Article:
(The Right to) Tendencies, or the Right to Set Up Organized Groups Within the Party (1982)

Leonardo Cremonini, Vegetazione invadente (1960-1961)

Editorial Introduction: One of Balibar’s numerous entries for the Dictionnaire critique du marxisme project, the following piece traces the historical definitions, practices, and debates that have marked the debate around the “right to tendencies,” or factions, within communist parties and organizations. In reviewing the major flashpoints where the significance of factional activity in communist politics solidified, and how banning internal tendencies in the party became integral to the overall conception of democratic centralism and party discipline in the international workers’ movement from the Left Opposition on, Balibar indicates how the role and operation of the party-form qua revolutionary political instrument should be reconsidered in light of the actual social terrain.

Despite the scrupulous intellectual-historical work on display here, there was a personal element for Balibar to this controversy. Until his expulsion from the French Communist Party in March 1981 for his critique of party policies towards immigrant struggles, Balibar had been involved in the remarkable flowering of quasi-factional activity in the PCF during and after the prolonged dissolution of the Union of the Left in 1977-78.1 A wide array of rank-and-file militants, alongside a substantial bloc of intellectuals, undertook a collective refusal of the strategic twists-and-turns of party leadership, which they saw as giving up any real chance for the PCF to exert effective hegemony among the broader left and reach new class layers and social subjects. Balibar played a role in setting the agenda and articulating the demands of dissenting forces.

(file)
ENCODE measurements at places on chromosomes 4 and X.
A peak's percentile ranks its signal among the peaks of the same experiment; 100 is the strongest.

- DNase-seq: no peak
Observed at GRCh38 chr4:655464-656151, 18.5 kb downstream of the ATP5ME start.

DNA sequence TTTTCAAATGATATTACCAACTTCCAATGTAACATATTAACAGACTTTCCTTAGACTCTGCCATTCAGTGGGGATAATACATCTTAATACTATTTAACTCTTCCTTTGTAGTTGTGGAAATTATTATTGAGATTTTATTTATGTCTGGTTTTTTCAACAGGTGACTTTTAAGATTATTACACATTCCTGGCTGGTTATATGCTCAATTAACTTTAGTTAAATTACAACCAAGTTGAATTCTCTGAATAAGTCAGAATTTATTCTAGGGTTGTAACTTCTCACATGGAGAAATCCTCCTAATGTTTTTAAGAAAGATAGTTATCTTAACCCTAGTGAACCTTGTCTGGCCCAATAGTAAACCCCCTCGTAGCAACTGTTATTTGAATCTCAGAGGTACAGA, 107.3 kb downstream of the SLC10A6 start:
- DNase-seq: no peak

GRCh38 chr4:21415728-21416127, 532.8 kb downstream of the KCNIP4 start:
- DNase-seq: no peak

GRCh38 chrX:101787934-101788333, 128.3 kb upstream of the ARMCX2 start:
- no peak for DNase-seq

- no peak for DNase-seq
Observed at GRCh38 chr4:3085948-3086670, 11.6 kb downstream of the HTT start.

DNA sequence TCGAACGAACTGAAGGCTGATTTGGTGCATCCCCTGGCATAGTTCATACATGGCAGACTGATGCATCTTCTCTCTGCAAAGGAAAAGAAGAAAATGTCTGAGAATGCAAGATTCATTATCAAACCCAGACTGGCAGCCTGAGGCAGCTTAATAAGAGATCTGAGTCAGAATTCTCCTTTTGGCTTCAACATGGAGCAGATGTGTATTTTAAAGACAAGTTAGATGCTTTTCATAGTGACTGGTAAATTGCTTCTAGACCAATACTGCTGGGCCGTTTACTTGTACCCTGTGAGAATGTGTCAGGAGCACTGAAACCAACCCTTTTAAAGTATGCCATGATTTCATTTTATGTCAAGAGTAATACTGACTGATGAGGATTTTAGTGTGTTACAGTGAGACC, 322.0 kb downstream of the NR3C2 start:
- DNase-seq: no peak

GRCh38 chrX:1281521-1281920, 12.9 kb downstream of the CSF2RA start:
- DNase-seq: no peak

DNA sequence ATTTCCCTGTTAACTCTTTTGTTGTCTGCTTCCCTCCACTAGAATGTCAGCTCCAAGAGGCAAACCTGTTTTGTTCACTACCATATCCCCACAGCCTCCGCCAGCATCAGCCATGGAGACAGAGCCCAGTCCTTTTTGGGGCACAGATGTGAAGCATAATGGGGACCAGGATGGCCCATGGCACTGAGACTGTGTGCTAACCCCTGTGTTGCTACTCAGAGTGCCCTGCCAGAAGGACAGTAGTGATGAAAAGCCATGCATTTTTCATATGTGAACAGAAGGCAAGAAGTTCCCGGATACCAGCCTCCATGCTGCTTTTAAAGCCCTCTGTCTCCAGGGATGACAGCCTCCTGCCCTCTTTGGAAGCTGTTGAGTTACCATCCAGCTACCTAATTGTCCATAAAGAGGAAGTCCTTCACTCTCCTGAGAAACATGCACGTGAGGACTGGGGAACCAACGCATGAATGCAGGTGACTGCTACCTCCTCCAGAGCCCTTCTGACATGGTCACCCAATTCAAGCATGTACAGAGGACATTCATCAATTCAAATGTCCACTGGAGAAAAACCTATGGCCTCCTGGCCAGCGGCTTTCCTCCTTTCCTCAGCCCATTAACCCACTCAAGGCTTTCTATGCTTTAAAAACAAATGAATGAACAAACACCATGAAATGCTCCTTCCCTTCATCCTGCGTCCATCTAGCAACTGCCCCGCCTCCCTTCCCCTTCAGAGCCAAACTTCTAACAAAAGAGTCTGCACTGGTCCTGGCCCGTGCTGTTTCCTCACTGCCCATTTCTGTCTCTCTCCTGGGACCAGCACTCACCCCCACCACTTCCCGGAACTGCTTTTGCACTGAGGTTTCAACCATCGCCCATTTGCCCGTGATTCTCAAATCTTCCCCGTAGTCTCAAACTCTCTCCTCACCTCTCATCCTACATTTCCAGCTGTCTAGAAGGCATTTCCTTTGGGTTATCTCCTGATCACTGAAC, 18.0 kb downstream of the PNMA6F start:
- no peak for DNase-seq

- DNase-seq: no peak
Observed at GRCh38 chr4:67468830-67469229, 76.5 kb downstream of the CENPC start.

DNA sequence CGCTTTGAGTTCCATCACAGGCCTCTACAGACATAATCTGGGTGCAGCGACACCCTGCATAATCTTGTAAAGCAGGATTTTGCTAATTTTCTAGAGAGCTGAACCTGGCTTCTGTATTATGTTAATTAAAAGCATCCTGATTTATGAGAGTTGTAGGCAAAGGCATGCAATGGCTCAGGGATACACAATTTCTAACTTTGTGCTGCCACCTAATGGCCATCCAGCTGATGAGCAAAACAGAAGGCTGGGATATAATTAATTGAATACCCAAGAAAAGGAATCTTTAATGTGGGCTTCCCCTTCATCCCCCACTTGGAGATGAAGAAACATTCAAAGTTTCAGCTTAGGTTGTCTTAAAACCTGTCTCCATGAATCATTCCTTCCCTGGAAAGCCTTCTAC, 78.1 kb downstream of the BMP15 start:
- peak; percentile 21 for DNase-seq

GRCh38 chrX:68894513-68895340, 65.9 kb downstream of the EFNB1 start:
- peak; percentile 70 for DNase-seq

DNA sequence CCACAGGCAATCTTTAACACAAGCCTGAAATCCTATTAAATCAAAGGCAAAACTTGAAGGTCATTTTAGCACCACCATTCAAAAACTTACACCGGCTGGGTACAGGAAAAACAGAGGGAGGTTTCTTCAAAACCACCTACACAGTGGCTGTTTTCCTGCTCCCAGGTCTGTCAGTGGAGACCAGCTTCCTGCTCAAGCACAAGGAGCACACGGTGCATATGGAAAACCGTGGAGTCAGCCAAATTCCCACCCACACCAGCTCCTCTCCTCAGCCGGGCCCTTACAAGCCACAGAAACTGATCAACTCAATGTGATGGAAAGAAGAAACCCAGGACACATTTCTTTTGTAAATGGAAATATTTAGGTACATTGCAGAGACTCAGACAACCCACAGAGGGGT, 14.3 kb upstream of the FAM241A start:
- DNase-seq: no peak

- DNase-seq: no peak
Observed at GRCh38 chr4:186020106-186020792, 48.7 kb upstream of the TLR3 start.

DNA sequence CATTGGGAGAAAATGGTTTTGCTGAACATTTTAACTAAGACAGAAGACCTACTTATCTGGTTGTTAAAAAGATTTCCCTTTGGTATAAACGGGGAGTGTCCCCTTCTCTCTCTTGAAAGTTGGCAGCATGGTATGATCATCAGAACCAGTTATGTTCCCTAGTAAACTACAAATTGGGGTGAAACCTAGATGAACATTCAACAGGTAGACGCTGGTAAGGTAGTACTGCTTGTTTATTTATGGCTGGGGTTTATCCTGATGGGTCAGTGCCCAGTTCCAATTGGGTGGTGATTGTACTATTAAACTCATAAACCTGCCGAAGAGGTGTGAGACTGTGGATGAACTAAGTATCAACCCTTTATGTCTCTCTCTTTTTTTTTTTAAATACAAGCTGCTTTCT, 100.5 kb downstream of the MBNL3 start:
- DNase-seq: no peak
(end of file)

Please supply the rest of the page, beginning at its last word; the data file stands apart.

In December 1978, Balibar gave an extraordinary intervention at the “Vitry meeting,” where over 400 “intellectuals” openly presented grievances and engaged in public debate with the political bureau of the PCF. He drew out the implications of the party’s impoverished notion of “ideological struggle” and made a strong case for the autonomy of theoretical work and research of party members. The unbalanced, even incompatible, relationship between internal practices of democratic centralism and the development of Marxist theory did not allow space for adjustment in light of unforeseen contradictions or an actual analysis of social classes and forms of class struggle. In the absence of an organic, productive relationship between the two sides, which he saw as a component to the crisis of the party-form and thus the crisis of Marxism, the imperative to avoid opportunism in justifying a political tactic with reference to theoretical constructions would be ignored. In Balibar’s eyes, this tendency had important stakes for the immediate strategic direction of the party: “Reflecting on this problem means not only arming ourselves with the means to correct the Stalinist deviation, but above all to go beyond this correction – since history does not begin again – towards forms of organization of the workers’ movement or the ‘revolutionary party’ which truly never existed hitherto.2